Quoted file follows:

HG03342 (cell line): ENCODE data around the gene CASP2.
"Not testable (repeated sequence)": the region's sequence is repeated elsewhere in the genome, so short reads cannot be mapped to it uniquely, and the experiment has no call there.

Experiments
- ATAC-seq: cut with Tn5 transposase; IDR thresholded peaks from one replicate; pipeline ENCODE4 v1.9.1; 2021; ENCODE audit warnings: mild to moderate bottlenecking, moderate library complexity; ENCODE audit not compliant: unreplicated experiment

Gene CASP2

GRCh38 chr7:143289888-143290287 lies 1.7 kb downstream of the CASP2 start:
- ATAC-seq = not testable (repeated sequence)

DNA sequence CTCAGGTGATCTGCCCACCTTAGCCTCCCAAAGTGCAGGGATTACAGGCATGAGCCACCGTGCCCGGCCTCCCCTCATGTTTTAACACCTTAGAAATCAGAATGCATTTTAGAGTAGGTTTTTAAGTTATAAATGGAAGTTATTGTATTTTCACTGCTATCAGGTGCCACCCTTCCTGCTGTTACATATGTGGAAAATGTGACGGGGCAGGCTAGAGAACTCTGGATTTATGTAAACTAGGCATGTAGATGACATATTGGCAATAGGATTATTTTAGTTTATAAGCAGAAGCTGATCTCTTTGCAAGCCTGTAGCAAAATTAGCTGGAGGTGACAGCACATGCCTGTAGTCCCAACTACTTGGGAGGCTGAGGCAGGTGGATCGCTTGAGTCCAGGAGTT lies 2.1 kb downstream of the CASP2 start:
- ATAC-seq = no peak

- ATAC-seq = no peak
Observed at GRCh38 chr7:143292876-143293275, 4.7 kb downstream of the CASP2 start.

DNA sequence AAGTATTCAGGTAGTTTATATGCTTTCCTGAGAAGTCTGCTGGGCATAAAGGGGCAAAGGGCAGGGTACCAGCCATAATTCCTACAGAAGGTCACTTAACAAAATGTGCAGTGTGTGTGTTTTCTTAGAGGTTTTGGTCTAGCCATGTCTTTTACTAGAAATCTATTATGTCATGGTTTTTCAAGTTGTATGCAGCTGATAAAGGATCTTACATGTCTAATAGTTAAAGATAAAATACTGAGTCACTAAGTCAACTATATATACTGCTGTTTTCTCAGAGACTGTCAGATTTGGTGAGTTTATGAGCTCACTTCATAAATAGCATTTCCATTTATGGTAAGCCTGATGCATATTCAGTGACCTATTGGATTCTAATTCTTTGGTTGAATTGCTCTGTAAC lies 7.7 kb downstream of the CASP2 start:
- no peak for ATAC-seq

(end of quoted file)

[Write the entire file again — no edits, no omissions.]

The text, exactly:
HG03342 (cell line): ENCODE data around the gene CASP2.
"Not testable (repeated sequence)": the region's sequence is repeated elsewhere in the genome, so short reads cannot be mapped to it uniquely, and the experiment has no call there.

Experiments
- ATAC-seq: cut with Tn5 transposase; IDR thresholded peaks from one replicate; pipeline ENCODE4 v1.9.1; 2021; ENCODE audit warnings: mild to moderate bottlenecking, moderate library complexity; ENCODE audit not compliant: unreplicated experiment

Gene CASP2

GRCh38 chr7:143289888-143290287 lies 1.7 kb downstream of the CASP2 start:
- ATAC-seq = not testable (repeated sequence)

DNA sequence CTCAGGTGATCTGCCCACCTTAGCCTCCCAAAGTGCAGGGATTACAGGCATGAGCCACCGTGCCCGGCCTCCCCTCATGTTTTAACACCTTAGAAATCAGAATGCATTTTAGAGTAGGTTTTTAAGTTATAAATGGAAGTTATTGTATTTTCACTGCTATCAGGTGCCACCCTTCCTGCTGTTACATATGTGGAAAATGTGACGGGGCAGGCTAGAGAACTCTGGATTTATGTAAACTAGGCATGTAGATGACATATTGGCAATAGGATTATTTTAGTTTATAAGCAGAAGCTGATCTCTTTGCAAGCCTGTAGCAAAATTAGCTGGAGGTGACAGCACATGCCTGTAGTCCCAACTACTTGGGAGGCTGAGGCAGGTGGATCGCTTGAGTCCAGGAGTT lies 2.1 kb downstream of the CASP2 start:
- ATAC-seq = no peak

- ATAC-seq = no peak
Observed at GRCh38 chr7:143292876-143293275, 4.7 kb downstream of the CASP2 start.

DNA sequence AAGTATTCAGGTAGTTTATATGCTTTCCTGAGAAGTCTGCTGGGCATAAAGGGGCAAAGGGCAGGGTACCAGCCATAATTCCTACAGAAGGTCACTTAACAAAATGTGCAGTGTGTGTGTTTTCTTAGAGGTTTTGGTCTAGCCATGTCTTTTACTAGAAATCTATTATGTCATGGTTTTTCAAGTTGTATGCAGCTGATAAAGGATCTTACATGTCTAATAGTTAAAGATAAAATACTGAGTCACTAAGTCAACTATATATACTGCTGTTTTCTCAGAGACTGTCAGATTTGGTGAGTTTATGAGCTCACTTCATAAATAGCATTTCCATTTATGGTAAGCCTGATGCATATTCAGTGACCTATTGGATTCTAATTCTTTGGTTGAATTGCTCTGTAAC lies 7.7 kb downstream of the CASP2 start:
- no peak for ATAC-seq